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UK workers are finding British offices and places of work to be lacking, as the latest research has branded them as uninspiring and uninviting, with many blaming the pandemic for the shift in work attitudes.
A new report by interior design and fit-out business Claremont has revealed how businesses can make workplaces relevant and compelling by tuning into how employees feel about an office.
Claremont surveyed workers across a range of sectors to identify the impact of an office on a workforce’s behaviour and how staff need to feel in order to be happy, healthy and productive.
Dubbed ‘The Workplace Oooh’, the research revealed that almost half of employees – 52% of hybrid workers and 48% of full-time office-based workers – feel uninspired by their workplace, while 42% say their office doesn’t make them feel valued.
It also revealed that the vast majority of today’s employees (84%) expect the office to deliver an experience, rather than it just being a place to complete tasks.
Sarah Syson, Head of Design at Claremont said: “In recent years, the very essence of how, when and where we work has changed and the office has taken on a new role. It’s no longer the everyday place for work and so it must work much harder to make itself relevant and inviting. Now, the office needs to give employees the feelings and experiences that lone working leaves us wanting – those rich in face-to-face contact, collaboration and socialisation.”
The research also revealed the six key emotions that today’s employees seek from their workplace – they want to feel inspired, valued, connected, supported, included and proud.
Camaraderie and a feeling of connection with colleagues is key – over a third (35%) of all employees and 42% of hybrid employees said they want to visit the office to feel human connection and teamwork is what makes people feel the most productive and positive about being in the office.
Cost of living has also had an impact on attitudes to places of work, with 28% of people sharing that a major reason they would visit the office is to be in a heated space. For the youngest workers, this rose to 31% of Generation Z.
Equally, workers revealed red flags that can put them off attending the office including poor kitchen facilities, poor & outdated office etiquette, lack of quiet spaces, no wellbeing spaces, concerns about cleanliness, no access to the outdoors and even bad coffee.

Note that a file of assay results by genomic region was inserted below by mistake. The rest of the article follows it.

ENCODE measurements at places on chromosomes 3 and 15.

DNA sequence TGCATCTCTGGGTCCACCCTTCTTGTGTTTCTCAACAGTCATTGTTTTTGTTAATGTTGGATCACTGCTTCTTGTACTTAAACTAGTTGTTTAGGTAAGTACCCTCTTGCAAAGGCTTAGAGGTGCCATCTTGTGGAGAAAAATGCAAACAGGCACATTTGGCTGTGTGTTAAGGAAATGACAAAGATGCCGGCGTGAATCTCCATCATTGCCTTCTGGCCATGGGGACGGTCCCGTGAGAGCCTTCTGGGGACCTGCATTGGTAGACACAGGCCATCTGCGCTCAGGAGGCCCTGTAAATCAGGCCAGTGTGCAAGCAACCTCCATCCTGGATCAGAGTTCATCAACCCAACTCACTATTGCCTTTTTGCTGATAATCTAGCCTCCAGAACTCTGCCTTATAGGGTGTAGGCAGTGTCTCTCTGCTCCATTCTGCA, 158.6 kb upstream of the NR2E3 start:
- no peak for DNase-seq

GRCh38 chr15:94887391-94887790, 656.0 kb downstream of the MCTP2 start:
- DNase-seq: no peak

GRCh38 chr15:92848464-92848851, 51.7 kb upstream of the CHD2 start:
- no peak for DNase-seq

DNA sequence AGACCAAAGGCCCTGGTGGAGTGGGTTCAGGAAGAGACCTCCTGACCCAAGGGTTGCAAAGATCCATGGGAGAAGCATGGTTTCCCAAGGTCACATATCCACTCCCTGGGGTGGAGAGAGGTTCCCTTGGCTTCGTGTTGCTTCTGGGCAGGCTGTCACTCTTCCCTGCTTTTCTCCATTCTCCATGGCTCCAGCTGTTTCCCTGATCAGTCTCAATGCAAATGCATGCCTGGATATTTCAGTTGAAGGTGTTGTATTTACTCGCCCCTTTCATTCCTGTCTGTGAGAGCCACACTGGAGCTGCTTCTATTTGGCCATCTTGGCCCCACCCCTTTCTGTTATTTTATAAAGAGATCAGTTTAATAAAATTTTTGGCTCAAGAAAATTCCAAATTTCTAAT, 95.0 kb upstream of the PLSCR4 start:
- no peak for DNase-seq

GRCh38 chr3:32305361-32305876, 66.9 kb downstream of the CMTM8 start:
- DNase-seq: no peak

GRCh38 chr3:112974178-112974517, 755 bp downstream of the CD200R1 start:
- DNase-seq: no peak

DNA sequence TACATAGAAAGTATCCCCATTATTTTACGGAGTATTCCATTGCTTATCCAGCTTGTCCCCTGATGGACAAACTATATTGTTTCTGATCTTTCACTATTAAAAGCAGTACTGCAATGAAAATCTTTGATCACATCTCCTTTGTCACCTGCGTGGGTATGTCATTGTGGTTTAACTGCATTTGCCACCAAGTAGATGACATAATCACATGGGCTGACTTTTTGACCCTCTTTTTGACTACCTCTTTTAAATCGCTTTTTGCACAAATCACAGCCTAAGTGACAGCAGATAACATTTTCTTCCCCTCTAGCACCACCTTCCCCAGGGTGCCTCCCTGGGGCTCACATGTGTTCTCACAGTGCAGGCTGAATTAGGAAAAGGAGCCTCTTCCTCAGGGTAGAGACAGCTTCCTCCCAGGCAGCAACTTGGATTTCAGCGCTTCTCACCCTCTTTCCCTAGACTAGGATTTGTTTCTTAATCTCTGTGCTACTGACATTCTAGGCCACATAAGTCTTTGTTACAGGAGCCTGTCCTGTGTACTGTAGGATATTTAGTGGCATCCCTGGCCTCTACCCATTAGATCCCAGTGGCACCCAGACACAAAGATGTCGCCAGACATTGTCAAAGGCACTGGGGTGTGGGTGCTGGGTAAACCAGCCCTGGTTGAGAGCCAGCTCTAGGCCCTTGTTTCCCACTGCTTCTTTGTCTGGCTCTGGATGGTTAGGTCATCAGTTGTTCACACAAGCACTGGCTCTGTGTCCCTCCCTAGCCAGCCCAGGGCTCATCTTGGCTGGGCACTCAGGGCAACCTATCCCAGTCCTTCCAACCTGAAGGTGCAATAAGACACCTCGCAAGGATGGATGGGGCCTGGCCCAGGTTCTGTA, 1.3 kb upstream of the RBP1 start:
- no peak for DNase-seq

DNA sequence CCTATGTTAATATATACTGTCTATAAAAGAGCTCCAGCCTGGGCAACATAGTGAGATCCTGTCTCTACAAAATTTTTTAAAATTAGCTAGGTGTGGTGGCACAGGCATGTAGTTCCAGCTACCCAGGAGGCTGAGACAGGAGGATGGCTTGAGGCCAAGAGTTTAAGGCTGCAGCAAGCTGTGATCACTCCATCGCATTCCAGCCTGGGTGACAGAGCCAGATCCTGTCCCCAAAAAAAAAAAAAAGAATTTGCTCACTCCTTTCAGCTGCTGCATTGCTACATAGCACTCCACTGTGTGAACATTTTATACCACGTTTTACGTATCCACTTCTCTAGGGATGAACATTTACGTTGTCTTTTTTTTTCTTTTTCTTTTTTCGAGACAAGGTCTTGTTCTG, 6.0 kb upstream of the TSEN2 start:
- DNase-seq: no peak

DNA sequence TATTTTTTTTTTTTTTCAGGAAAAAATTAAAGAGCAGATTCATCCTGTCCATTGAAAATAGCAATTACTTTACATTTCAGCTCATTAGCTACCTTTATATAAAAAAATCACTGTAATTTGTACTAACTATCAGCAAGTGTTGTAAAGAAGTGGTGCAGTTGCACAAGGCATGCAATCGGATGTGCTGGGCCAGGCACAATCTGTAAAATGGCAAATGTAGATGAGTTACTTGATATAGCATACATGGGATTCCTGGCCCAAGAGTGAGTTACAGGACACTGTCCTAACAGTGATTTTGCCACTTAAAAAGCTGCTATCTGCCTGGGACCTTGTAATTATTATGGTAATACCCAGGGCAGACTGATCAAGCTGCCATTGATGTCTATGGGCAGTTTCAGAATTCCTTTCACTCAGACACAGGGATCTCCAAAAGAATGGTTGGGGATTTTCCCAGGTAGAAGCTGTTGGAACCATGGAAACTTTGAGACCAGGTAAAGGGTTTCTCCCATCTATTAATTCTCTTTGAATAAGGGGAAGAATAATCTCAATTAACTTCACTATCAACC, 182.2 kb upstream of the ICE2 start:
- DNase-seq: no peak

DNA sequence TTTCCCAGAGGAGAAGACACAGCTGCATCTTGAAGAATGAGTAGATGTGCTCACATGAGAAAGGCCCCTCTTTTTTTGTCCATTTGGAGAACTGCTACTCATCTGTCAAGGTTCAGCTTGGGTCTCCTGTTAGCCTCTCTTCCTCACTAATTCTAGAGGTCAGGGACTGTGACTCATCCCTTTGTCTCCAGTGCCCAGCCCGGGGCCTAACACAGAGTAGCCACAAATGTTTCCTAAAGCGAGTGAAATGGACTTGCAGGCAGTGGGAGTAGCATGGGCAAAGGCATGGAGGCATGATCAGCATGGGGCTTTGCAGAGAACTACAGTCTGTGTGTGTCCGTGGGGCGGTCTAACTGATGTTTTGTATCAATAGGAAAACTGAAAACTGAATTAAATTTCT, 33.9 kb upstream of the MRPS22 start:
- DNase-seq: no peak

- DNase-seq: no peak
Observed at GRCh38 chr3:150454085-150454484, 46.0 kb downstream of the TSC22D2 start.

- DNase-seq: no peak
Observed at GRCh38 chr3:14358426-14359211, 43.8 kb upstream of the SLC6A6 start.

Generational differences are highlighted too, with stark attitude shifts from Baby Boomers through to Generation X, Millennials and Generation Z. The youngest group of workers,
Generation Z, are the proudest of their workspaces at 84%, but they do have high expectations of it with a fifth (20%) expecting it to be environmentally conscious
Inclusion mattered to all workers, covering a range of needs including flexible working. Flexible working was highlighted as an important factor for female employees (45% compared with 37% of men) and was prevalent most for Millennials and Generation X.
Sarah continued: “The research really highlights that a workplace needs to suit employees’ evolving demands – which means catering for their emotional needs and helping them to feel happy, healthy and more productive – as well as meeting their more practical task-based needs with systems and technology.
“With factors including flexible working, cost of living and eco-conscious workspaces being highlighted as important to workers, it’s more important now than ever before for a workplace to meet workers’ needs at every level.
“The research also highlighted that far too many workplaces aren’t up to the job and they definitely don’t have ‘The Workplace Oooh’, which could well lead to high staff turnover or recruitment struggles down the line.”